Where Are Taliban Officials Getting The Money To Run Afghanistan?
A MARTÍNEZ, HOST:
The Taliban is moving from insurgency back into the seat of power in Afghanistan, and one of the biggest questions they face is where to get the cash to run the country. There isn't a simple answer to that. About 80% of Afghanistan's budget has been financed by the U.S. and other international donors. That's according to Special Inspector General for Afghanistan Reconstruction John Sopko. With the Taliban in charge, that's changing. The U.S. Treasury froze billions of dollars in Afghan government reserves stored in bank accounts in the U.S. over the weekend to prevent the Taliban from getting them.
Gretchen Peters is executive director of the Center on Illicit Networks and Transnational Organized Crime, or CINTOC, and she says despite all of this, the Taliban is well funded right now.
GRETCHEN PETERS: They're awash with cash. The Taliban has been earning far more from trafficking drugs and other illicit activity, ranging from extortion rackets to timber trafficking, artisanal mining, kidnapping schemes, for almost two decades now. And so they clearly have been earning more money from all these activities than they needed to run their insurgency. And so they're very well funded.
MARTÍNEZ: In 2009, you estimated that the Taliban was getting 70% of their funds from opium. Has that changed over time?
PETERS: Well, it's important to state that there are more than one Taliban. So certain factions of the Taliban, particularly the ones that are down in Kandahar and Helmand and the drug-producing areas out in the south and the west, are probably making the vast amount of their funding from the drug trade. Other factions, like the ones located in the east and in the southeast, don't have so much of a revenue stream from narcotics specifically, and they tend to make their money in other ways - from extortion, from kidnapping, from timber trafficking, a wide range of activities.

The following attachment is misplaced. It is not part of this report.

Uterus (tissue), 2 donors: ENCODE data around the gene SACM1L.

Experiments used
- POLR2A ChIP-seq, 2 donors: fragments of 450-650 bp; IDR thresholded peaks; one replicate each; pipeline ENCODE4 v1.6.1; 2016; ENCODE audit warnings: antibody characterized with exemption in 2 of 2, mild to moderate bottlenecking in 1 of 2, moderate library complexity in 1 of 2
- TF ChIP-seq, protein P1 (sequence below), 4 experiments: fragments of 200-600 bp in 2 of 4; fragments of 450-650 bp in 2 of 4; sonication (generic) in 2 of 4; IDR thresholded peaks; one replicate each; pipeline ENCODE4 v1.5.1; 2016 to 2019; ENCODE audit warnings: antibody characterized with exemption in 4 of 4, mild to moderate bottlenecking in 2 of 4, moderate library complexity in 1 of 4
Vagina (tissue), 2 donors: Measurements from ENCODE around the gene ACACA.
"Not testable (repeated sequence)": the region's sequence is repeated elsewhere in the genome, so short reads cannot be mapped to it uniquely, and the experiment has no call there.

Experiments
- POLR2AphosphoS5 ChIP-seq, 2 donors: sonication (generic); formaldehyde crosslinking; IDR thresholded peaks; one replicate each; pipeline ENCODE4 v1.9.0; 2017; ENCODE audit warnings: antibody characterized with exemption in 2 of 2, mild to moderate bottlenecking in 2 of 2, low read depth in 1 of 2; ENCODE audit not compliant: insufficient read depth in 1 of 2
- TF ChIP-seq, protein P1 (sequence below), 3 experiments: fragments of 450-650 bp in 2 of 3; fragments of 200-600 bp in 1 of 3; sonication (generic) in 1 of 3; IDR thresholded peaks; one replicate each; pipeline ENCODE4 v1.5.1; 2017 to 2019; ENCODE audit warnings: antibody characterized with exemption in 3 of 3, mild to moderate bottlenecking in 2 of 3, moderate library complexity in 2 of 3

MARTÍNEZ: So when it comes to raising money via the opium trade, how exactly do they do that? How do they go about earning that money?
PETERS: So the Taliban has integrated vertically throughout the opium trade in the two decades since they were last in power. In the early days of the movement, we saw Taliban commanders mainly earning money by taxing activities that went on in their control zones or in areas where they operated. And that often meant taxing the farmers. It might have meant taxing drug shipments that went out.
Over time, what we saw was that they recognized opportunities to make more money by engaging more deeply in the drug trade. And so we saw Taliban commanders in some areas start to run drug refineries or get involved in exporting shipments of drugs or providing their fighters as protection on big drug shipments that traffickers from Pakistan were moving through the region. We then later on saw certain commanders get heavily involved in the money laundering phase of the drug supply. And there have been reports of Taliban actors trafficking the drugs themselves further and further from Afghanistan.
MARTÍNEZ: How similar is what the Taliban does when it comes to opium to, say, what a Mexican drug cartel might do?